(4)
Message 277 of 305 (713289)
12-11-2013 5:20 PM


Mindie really should lay off teh hallucinogens

ANY location would be better than Suigetsu. They did not take into account that diatoms have regular die-offs that are not always annual. Any study on Lake Suigetsu which claims that the lake shows annual layering should have gone into great depth to explain away the fact that algae does not often have just one annual die-off.

Because Suigetsu is not a conclusive location, nearly anywhere else is a better location. Nearly every river on earth with a wide catchment area flows into a lake or the sea. There would be recognizable annual sedimentation layers in thousands of locations across earth .....and yet of all these locations the only places that seem to have consilience are ones with a strange set of circumstances like Lake Suigetsu. The rareness of the consilience is ridiculous.

It would be fascinating to dig down into nearly every lake on the planet, I predict you would find a strong trend that organic matter in annual layers in other lakes have way too little carbon for the annual layers in which they lie. Thus I predict that a definite 3500 year old layer in most lakes would show a 30 000 plus carbon date in a location that has more definite annual layers than the dodgy dates of Suigetsu.

There is no "fact that algae does not often have just one annual die-off". That's a hallucination.

Rivers do not leave annual layers.

Real scientists have been looking long and hard for decades for anything with annual markers. They will use anything with annual markers for dating. Suigetsu was chosen because it has annual markers, and was chosen for that reason alone.

Your prediction fails. Most lakes have too many disturbances to have annual layers. Varves are rare.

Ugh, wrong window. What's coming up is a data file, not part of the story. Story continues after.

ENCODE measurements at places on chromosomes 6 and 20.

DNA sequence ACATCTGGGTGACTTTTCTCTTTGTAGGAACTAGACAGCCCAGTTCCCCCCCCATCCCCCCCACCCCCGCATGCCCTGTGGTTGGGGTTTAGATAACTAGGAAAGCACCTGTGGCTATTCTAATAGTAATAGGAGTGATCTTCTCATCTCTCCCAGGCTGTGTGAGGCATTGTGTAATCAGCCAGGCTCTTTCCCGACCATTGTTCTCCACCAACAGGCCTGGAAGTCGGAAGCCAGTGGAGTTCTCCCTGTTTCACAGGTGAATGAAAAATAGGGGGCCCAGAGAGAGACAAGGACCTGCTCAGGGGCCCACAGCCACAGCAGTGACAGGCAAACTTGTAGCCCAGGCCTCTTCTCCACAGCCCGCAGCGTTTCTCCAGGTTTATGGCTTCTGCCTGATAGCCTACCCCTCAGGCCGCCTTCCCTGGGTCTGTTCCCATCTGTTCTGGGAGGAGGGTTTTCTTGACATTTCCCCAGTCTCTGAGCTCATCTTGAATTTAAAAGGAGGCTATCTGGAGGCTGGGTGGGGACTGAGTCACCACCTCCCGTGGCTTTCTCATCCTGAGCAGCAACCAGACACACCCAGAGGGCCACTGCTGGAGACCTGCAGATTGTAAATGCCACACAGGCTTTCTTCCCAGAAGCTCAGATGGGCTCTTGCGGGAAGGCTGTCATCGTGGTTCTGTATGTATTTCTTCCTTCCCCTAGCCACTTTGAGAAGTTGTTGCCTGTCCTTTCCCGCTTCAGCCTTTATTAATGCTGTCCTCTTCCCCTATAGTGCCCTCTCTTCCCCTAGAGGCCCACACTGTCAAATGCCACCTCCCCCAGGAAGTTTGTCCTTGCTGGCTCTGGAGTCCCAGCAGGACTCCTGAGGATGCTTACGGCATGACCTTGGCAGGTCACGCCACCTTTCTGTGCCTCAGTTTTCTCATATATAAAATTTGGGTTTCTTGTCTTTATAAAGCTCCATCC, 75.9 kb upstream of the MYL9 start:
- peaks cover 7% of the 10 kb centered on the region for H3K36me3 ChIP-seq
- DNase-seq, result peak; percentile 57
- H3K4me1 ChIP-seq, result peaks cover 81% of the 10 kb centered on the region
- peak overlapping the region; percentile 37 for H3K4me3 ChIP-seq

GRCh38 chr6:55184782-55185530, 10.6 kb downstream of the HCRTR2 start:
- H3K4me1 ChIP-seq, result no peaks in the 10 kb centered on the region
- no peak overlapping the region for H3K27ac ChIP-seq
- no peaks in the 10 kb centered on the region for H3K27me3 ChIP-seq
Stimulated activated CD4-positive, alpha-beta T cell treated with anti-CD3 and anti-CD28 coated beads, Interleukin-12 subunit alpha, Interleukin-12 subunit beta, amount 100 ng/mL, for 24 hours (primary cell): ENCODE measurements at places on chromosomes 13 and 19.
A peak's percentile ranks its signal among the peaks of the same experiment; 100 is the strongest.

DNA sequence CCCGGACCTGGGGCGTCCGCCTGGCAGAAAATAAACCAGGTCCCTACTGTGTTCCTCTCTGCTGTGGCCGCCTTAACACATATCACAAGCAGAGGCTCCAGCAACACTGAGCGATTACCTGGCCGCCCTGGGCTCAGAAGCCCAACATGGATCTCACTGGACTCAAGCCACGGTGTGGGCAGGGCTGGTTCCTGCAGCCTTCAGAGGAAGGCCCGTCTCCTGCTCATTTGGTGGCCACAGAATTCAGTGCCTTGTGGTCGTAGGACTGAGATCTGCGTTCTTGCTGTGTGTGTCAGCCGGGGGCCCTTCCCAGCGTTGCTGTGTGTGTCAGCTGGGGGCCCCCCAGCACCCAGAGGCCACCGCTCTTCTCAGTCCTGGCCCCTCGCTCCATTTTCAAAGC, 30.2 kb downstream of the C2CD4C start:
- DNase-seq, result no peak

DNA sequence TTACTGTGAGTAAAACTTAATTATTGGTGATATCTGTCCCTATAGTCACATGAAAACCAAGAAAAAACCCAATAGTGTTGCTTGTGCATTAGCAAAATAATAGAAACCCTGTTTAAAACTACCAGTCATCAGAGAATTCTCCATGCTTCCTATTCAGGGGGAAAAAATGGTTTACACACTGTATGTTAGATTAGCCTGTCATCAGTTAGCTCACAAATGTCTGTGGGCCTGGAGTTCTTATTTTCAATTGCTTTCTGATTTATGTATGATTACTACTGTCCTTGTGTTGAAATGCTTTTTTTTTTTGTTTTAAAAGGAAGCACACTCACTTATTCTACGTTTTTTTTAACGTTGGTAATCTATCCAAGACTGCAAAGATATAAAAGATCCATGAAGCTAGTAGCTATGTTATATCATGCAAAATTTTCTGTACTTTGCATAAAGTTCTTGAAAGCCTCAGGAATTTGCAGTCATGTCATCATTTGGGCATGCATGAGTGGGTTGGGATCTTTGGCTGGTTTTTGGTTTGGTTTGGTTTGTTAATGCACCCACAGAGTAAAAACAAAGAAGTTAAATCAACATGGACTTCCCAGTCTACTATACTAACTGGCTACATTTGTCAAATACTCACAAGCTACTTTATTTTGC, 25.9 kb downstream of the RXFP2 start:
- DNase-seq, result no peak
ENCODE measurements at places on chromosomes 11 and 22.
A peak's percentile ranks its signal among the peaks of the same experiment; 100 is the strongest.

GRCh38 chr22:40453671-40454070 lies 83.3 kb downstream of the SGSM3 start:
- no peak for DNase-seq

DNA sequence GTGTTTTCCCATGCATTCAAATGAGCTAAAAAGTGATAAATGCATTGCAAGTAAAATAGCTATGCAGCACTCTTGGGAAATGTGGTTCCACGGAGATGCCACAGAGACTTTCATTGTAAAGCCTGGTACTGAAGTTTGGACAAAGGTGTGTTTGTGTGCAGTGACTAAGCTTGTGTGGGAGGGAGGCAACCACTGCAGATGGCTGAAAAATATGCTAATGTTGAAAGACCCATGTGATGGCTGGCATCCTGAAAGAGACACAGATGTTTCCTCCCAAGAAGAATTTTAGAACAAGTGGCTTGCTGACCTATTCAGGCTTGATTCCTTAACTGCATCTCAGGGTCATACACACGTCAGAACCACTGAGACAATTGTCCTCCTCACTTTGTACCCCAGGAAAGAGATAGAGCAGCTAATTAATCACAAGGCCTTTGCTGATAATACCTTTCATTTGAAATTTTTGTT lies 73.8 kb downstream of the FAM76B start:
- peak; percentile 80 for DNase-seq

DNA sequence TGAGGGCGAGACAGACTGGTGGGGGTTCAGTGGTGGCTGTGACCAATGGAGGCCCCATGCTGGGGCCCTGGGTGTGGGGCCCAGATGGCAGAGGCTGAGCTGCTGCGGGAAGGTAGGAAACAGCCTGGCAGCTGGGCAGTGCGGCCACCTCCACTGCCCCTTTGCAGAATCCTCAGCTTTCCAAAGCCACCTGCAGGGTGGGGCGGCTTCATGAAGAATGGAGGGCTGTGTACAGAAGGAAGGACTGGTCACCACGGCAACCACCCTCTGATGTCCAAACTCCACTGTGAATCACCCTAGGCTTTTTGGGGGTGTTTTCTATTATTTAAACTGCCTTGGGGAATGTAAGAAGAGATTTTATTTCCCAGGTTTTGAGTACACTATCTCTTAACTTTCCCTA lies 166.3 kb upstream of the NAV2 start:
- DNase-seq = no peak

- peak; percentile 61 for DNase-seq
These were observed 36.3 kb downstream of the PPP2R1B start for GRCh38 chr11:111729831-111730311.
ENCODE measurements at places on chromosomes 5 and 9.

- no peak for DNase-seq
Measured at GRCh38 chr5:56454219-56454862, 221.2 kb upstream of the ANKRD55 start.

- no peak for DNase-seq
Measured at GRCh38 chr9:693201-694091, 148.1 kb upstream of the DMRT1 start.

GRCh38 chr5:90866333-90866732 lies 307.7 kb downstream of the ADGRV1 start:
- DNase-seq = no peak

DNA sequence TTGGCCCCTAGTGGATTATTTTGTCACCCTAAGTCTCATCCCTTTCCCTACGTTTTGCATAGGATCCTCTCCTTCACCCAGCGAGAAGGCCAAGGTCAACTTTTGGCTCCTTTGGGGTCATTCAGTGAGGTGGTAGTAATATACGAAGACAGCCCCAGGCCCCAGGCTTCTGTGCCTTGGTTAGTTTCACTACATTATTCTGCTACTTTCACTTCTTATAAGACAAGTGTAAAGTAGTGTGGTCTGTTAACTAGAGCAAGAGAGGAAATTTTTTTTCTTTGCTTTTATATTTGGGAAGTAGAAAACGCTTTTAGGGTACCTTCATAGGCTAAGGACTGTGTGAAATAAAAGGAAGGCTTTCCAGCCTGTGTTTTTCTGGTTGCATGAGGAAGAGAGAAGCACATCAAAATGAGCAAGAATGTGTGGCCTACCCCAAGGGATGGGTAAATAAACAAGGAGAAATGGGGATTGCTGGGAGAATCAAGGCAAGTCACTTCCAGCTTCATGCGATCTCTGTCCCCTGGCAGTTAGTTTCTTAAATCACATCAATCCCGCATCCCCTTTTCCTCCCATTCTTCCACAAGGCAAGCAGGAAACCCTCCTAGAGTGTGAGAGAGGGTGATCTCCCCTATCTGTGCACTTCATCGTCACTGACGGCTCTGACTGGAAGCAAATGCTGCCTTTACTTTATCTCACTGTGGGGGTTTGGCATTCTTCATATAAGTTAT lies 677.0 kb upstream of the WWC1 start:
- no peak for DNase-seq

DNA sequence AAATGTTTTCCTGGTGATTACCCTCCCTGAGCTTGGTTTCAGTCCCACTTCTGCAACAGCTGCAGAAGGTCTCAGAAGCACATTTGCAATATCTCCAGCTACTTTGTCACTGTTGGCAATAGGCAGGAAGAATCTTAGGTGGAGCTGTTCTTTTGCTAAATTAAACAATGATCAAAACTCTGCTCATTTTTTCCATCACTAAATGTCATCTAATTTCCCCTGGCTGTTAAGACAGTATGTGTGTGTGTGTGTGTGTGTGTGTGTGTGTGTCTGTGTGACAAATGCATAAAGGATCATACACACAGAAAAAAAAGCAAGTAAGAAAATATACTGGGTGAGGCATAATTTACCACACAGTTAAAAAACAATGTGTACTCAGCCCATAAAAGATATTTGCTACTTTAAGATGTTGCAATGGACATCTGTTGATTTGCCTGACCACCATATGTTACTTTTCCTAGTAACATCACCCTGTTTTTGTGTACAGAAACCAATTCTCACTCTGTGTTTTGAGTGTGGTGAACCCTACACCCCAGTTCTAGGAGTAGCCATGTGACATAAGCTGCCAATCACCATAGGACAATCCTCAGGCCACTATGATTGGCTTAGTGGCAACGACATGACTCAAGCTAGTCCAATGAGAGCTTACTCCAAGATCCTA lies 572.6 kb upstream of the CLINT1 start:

Replies to this message:
 Message 285 by Pollux, posted 12-12-2013 6:45 AM JonF has not yet responded

  
Tanypteryx
Member
Posts: 1993
From: Oregon, USA
Joined: 08-27-2006
Member Rating: 4.7


(2)
Message 278 of 305 (713294)
12-11-2013 6:33 PM


Too many facts are boring
So Mindie's latest set of posts, 100 through 108, are complaints that RAZD is posting too many facts and it is just really boring. If RAZD makes him think any harder he's just going to have to drop out. Oh gosh.

And then he spends the rest of his time posting the same gibberish that RAZD has already (multiple times) shown to be completely, absolutely, TOTALLY FALSE. What Mindspawn is posting is so far beyond ignorance that if I keep reading it MY head is going to explode.

Somebody help me stop please...........


What if Eleanor Roosevelt had wings? -- Monty Python

One important characteristic of a theory is that is has survived repeated attempts to falsify it. Contrary to your understanding, all available evidence confirms it. --Subbie

If evolution is shown to be false, it will be at the hands of things that are true, not made up. --percy


Replies to this message:
 Message 284 by Pressie, posted 12-12-2013 5:37 AM Tanypteryx has acknowledged this reply

    
Pollux
Member